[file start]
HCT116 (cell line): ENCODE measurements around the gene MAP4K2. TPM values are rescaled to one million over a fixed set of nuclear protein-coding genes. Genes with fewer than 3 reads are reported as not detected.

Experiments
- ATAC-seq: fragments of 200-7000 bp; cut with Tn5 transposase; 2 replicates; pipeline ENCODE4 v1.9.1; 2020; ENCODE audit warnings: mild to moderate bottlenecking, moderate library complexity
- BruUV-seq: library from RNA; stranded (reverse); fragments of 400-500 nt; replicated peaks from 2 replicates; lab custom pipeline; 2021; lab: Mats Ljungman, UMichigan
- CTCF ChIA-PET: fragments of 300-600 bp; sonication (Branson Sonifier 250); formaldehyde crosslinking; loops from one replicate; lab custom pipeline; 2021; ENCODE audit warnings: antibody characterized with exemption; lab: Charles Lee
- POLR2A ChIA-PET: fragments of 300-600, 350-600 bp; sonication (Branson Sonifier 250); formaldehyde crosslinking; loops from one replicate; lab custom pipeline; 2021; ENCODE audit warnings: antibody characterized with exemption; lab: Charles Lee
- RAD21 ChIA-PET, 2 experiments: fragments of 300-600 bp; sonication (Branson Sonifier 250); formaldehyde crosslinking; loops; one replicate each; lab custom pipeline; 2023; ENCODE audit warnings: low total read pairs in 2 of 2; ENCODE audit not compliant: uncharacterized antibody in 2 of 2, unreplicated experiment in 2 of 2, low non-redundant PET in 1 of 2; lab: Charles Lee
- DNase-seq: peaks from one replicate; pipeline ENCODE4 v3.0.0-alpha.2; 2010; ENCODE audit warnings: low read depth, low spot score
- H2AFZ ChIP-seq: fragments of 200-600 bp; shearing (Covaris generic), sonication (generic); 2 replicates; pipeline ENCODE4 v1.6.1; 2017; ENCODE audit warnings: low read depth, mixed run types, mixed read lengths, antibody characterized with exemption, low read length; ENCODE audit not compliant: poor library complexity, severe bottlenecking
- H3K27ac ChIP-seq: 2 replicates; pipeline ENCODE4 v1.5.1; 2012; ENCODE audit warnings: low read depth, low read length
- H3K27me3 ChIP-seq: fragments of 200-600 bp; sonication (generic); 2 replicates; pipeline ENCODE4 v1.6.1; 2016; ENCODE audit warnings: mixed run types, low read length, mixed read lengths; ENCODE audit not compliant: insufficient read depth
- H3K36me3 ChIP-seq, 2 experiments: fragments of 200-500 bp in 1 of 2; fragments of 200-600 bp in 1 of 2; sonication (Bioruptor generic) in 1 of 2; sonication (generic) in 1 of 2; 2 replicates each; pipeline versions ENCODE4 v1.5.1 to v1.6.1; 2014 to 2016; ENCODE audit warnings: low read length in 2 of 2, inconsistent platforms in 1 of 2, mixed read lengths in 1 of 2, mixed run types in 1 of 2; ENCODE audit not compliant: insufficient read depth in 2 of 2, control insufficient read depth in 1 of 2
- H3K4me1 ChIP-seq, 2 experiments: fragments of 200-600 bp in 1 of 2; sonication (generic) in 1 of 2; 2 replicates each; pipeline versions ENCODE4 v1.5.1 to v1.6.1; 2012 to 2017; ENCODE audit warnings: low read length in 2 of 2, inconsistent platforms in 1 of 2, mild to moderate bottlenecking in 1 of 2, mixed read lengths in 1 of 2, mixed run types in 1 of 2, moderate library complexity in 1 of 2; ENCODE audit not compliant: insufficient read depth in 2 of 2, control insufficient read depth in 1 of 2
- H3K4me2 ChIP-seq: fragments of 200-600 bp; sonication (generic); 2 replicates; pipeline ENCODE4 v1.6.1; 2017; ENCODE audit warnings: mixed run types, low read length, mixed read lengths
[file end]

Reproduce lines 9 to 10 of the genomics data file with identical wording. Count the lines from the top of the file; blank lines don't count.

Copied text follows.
- H2AFZ ChIP-seq: fragments of 200-600 bp; shearing (Covaris generic), sonication (generic); 2 replicates; pipeline ENCODE4 v1.6.1; 2017; ENCODE audit warnings: low read depth, mixed run types, mixed read lengths, antibody characterized with exemption, low read length; ENCODE audit not compliant: poor library complexity, severe bottlenecking
- H3K27ac ChIP-seq: 2 replicates; pipeline ENCODE4 v1.5.1; 2012; ENCODE audit warnings: low read depth, low read length